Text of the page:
Here’s the thing about these games in San Antonio. The right-field line is generously marked as 272’ away from home plate. That’s a medium-length fly ball in most ballparks. Even the Green Monster in Boston is 310 feet from home plate, and that wall is 37’2” tall (in fairness, Fenway is also 302’ down the right field line, and that wall is about six inches tall). Minute Maid in Houston is 315” down the line, but again - real big wall. (19’ tall).
So when you write about these games, it’s important to note that the Rangers are playing in the Alamodome, and thus, while the box score will tell you that A.J. Griffin gave up three solo HRs in the course of 4 batters in the first two innings, the truth is: he had a pretty great outing: if your line goes (5ip, 3H, 3R, 4K, 0BB) in a game played in the Davy Crockett Center for Left-Handed Hitters Who Can’t Hit Good - that’s a great game!
Real talk: the second home run (Lonnie Chisenhall) was probably a legit home run. The other two were only roundtrippers because San Antonio grades on a curve.
The Rangers’ only two runs came in the third inning, when–with two outs–Nomar Mazara (in baseball rules) hit a pop-up to deep shortstop. In Domeball rules, however, it entered the Blind Zone, just under the Marshmallow Veil, and ended up as an RBI double (Delino DeShields was on first and running on contact; he crossed home plate almost before the ball re-entered our three-dimensional universe).
Then Mike Napoli hit a “double” that counted for two bases because he remembered to yell “BANK” before he hit it and Mazara trotted home with a look that can only be described thusly: *ahem*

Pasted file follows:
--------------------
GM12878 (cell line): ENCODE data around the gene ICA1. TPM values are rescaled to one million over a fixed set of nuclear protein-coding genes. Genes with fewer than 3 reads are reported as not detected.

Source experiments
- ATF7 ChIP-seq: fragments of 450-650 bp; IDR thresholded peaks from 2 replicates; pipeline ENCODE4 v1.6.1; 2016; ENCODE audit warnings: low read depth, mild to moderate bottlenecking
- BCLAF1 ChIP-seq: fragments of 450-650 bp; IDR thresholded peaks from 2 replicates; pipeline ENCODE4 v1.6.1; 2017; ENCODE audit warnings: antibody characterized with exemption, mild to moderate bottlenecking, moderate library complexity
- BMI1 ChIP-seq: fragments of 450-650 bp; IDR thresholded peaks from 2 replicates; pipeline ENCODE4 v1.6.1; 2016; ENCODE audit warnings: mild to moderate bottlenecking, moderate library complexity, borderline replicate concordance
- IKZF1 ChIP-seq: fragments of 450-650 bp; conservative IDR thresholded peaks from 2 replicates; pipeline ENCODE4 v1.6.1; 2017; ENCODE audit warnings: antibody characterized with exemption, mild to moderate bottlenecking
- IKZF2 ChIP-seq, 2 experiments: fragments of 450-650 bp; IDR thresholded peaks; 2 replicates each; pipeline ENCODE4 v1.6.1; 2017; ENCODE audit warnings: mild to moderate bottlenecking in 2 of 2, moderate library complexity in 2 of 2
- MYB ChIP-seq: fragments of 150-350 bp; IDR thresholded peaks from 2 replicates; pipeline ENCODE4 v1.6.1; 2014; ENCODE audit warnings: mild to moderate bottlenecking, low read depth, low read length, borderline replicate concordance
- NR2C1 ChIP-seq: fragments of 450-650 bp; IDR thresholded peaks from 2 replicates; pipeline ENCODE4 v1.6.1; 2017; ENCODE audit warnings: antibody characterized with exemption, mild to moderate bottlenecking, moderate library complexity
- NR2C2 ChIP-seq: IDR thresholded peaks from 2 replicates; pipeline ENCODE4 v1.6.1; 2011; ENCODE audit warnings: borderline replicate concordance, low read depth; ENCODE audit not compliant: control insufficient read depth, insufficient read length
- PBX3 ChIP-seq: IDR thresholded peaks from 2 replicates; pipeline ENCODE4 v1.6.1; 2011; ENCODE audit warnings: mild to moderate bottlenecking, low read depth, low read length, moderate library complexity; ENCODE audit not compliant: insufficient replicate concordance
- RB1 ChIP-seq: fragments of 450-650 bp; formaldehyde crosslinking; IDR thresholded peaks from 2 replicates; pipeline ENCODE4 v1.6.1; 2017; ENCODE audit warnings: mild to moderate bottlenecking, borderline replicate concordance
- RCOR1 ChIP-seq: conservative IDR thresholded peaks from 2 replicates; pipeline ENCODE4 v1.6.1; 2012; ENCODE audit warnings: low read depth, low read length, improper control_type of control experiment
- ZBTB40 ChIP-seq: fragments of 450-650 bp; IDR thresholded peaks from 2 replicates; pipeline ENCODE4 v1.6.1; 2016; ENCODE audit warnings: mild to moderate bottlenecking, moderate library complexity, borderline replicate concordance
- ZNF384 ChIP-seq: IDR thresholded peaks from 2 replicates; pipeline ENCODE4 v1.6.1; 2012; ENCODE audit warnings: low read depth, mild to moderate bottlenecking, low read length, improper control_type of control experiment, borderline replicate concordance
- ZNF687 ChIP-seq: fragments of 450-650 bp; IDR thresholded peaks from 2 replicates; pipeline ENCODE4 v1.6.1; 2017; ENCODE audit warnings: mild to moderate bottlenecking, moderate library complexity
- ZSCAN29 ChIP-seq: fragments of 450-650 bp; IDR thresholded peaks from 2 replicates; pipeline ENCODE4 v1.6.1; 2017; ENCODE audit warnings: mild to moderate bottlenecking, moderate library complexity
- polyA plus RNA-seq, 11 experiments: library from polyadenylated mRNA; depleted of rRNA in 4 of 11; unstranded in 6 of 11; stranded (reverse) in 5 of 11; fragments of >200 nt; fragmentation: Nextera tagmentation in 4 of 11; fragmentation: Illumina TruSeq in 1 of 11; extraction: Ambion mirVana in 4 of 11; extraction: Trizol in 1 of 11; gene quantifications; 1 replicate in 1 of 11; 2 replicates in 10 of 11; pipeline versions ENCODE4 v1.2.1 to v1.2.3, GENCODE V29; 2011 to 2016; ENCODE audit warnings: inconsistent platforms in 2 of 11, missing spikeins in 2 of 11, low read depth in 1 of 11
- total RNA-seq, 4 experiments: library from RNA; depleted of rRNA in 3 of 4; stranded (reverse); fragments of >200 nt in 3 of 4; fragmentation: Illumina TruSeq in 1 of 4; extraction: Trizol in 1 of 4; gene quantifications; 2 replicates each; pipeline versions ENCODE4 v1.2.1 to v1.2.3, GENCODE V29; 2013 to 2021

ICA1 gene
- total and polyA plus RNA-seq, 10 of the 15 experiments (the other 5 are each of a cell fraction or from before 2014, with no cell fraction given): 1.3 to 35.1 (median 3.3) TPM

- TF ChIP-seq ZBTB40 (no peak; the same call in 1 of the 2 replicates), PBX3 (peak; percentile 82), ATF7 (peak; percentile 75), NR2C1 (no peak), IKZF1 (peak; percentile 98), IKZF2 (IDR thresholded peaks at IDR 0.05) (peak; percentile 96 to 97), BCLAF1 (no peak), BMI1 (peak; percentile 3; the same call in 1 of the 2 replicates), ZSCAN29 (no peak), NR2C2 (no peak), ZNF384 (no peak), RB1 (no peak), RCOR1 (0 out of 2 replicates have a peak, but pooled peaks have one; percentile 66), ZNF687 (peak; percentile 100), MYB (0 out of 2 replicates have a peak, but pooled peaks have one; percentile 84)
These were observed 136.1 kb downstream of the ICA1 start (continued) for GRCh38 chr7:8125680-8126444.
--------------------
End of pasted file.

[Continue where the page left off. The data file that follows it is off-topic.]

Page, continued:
In 2005, I was fortunate enough to attend Live 8 in London. Everything ran long, and security (there was a union) just checked their watches, glanced at one another, and straight-up left the premieses. I was in the Commoners area, and we had been standing for 12 hours straight, so the girl I was with pretended to faint so they would drag us over the security barriers and take us to the medical tent. She made a “miraculous” recovery, and we walked back towards our seats. But upon realizing that security had left, we just walked right up to the stage in the VIP section and watched Paul McCartney play “Hey Jude” with a backing band of approximately everyone who was famous in 2005.
The look on my face as we approached the stage that night is an absurdly long way to attempt to roughly describe what Nomar Mazara looked like trotting home. “Really? You’re just gonna let me-- okay, cool, great.”
Anyway, I feel okay using a game story to tell you that other not-game story because doing so is not a normal gamer, and playing baseball in the Alamodome is not normal baseball. But weirdly enough, that Mazara run was the final run of the game, and it ended 3-2. Like every Spring Training game, however, the score might as well have been [A DOBERMAN] to [SEVEN TYPES OF ESSENTIAL OILS]
There was one other compelling baseball storyline tonight: Tyler Wagner came on in relief of Griffin and proceeded to throw three scoreless innings, striking out three and allowing just two hits (no walks). Wagner isn’t likely to be on the Opening Day roster, but he could very well give the Rangers some innings at some point this season.
Texas and Cleveland square off again tomorrow. Dillon Gee will be the starter, and hopefully we will get to see the rarely-invoked "If you touch second while humming 'The Battle Hymn of the Republic', you deduct one run from the other team's total" rule.
See you then!
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